- size (HxWxD): 9.9″ x 6.6″ x 6.6″ (51.1 x 20.6 x 47.5 cm)
- weight, single CPU: 39.9 lb. (18.1 kg)
- weight, dual CPU: 41.2 lb. (18.7 kg)
- PRAM battery: 3.6V half-AA
Accelerators & Upgrades
- external only
- Best Mac Pro deals.
- Optimized Software Builds Bring Out the Best in Your Mac, Dan Knight, Low End Mac’s Online Tech Journal, 2009.06.30. Applications compiled for your Mac’s CPU can load more quickly and run faster than ones compiled for universal use.
- The ‘Better Safe Than Sorry’ Guide to Installing Mac OS X Updates, Charles W Moore, Miscellaneous Ramblings, 2008.12.16. Most users encounter no problems using Software Update, but some preflight work and using the Combo updater means far less chance of trouble.
- Why You Should Partition Your Mac’s Hard Drive, Dan Knight, Mac Musings, 2008.12.11. “At the very least, it makes sense to have a second partition with a bootable version of the Mac OS, so if you have problems with your work partition, you can boot from the ’emergency’ partition to run Disk Utility and other diagnostics.”
- The Long Term Value of a High End Mac, Andrew J Fishkin, Best Tools for the Job, 2008.11.21. Low-end Macs are more affordable up front, but the flexibility and upgrade options of a top-end Mac can make it the better value in the long run.
- Virtualization shootout: VMWare Fusion 2 vs. Parallels Desktop 4, Kev Kitchens, Kitchens Sync, 2008.11.20. Both programs do the same thing, but one runs Windows XP smoothly alongside Mac apps, while the other bogs down everything but Windows.
- Debunking the Apple Tax, Frank Fox, Stop the Noiz, 2008.10.31. “…no one else is offering the quality of computer construction that Apple offers in the same price range.”
- How to clone Mac OS X to a new hard drive, Simon Royal, Tech Spectrum, 2008.10.07. Whether you want to put a bigger, faster drive in your Mac or clone OS X for use in another Mac, here’s the simple process.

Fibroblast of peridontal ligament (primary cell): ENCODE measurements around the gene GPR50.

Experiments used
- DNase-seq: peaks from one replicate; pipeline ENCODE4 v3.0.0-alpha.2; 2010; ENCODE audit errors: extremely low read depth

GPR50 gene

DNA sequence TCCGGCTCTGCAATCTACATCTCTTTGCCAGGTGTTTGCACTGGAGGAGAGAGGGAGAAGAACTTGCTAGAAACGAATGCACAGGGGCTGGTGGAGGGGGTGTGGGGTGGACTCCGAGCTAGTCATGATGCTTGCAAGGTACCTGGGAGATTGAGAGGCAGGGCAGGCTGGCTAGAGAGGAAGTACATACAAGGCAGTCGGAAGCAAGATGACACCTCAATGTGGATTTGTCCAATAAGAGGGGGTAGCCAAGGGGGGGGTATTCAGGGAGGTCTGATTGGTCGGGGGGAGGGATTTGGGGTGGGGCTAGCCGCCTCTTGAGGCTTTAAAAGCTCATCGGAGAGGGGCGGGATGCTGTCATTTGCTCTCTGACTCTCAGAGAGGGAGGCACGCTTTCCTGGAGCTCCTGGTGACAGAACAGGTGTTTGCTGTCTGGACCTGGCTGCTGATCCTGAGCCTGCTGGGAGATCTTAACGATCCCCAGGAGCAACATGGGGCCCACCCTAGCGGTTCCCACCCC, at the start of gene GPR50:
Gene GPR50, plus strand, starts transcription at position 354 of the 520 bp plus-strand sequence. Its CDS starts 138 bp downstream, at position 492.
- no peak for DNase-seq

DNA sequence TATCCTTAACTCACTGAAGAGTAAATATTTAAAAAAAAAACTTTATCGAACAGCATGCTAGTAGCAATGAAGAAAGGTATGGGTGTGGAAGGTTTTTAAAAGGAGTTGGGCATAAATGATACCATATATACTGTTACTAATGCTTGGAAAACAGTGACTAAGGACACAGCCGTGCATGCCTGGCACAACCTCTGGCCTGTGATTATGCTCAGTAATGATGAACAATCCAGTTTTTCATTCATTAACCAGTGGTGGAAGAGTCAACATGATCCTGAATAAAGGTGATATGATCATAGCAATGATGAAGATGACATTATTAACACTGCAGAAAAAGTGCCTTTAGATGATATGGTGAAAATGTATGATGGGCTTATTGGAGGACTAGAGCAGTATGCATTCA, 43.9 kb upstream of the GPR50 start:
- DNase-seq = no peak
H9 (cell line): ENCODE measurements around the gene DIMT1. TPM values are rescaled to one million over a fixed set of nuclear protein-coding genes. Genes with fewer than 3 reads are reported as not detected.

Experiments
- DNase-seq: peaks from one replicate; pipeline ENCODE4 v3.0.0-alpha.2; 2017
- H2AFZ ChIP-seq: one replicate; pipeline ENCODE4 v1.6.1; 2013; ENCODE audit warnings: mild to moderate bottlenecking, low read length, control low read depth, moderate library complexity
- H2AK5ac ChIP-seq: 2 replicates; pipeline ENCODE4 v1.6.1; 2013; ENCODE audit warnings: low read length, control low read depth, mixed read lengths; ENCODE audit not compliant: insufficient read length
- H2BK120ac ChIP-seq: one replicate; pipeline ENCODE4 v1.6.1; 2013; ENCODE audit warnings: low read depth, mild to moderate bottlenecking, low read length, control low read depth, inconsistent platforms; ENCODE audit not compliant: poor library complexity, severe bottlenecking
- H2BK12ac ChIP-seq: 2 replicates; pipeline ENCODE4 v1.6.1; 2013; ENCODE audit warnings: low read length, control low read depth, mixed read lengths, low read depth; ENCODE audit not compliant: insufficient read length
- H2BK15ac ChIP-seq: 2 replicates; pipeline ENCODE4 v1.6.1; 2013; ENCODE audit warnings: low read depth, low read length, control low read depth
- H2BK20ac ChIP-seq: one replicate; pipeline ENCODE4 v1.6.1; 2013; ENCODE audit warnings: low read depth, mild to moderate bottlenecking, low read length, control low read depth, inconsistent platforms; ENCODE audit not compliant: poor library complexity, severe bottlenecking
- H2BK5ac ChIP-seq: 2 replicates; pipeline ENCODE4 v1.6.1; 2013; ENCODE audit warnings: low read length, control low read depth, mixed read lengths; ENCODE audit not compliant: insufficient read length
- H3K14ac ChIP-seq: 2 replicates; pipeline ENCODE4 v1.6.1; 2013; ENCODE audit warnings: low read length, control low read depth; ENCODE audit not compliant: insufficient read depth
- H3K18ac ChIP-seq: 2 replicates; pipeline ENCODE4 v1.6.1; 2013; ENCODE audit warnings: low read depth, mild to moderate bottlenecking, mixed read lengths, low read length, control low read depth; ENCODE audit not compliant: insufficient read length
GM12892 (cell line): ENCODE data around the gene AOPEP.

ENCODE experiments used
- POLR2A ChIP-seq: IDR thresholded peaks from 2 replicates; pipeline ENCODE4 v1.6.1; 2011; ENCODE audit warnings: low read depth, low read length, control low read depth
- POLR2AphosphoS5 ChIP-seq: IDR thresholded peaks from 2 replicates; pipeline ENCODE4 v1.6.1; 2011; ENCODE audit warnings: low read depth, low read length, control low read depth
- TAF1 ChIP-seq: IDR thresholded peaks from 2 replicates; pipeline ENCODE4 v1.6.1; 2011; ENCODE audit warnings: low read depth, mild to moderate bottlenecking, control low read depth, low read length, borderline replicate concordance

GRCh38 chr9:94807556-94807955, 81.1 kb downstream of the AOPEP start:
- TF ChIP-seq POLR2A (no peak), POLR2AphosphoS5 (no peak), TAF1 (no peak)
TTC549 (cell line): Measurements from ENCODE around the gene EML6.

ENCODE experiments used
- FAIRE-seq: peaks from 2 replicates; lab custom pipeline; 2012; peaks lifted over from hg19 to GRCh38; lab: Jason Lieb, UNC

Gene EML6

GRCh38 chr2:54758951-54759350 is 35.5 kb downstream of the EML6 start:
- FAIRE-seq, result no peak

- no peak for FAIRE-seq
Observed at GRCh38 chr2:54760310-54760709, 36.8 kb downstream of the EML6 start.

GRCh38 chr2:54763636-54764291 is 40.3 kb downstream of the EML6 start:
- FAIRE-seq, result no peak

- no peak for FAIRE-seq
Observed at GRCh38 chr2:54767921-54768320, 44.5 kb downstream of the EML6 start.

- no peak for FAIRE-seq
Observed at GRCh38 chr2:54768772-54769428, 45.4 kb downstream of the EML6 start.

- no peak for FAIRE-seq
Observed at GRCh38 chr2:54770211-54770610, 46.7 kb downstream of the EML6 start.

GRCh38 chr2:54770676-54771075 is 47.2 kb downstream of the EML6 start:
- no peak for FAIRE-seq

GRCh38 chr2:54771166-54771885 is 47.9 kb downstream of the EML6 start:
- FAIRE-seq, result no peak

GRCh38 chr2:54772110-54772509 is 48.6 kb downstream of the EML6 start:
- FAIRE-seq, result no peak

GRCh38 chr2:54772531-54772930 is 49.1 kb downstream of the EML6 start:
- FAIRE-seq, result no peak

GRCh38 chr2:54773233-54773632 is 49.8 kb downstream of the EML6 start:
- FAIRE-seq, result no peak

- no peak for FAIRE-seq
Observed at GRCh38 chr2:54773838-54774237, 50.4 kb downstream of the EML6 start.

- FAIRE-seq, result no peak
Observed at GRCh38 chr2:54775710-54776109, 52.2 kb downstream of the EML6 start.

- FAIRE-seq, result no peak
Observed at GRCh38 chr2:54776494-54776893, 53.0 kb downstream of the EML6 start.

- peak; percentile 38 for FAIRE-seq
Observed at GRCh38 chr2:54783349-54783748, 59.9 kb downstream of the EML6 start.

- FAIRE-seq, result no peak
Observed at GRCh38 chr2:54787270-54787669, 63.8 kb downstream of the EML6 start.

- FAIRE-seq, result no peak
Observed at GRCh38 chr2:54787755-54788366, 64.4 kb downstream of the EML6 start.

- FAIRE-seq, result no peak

- Does running OS X system maintenance routines really do any good?, Charles W Moore, Miscellaneous Ramblings, 2008.08.26. Mac OS X is designed to run certain maintenance routines daily, weekly, and monthly – but can’t if your Mac is off or asleep.
- Simple Mac security in the age of malware, Kev Kitchens, Kitchens Sync, 2008.08.13. Unlike Windows PCs, at this point Macs can’t become infected simply from being on the Internet, but you still need to be careful about your downloads.
- Free VirtualBox for Mac now a virtual contender, Alan Zisman, Mac2Windows, 2008.07.21. A year ago, the Mac version of VirtualBox lacked some essential features. Over the past year, it’s grown into a very useful tool.
- 5 business essentials for ‘The Switch’, Jason Packer, Macs in the Enterprise, 2008.06.06. If you’re planning a migration from Windows to Macs, these five steps will help you succeed in making the switch.
- SheepShaver brings Classic Mac OS to Intel Macs and Leopard, Alan Zisman, Mac2Windows, 2008.05.20. Mac OS X 10.5 doesn’t support Classic Mode. Neither does Leopard. But SheepShaver lets you emulate a PowerPC Mac and run the Classic Mac OS.
- Windows on Macs: Three paths for integration, Jason Packer, Macs in the Enterprise, 2008.05.14. Mac users have three routes for running Windows apps: Run Windows using Boot Camp or virtualization, or use a compatibility layer such as WINE.
- The gaping hole in Apple’s desktop line, Tommy Thomas, Welcome to Macintosh, 2007.07.13. $599 for a Mac mini with very limited expandability, $999 for an iMac with limited expandability, or $2,200 for a the very expandable Mac Pro.
- Apple Specs: Mac Pro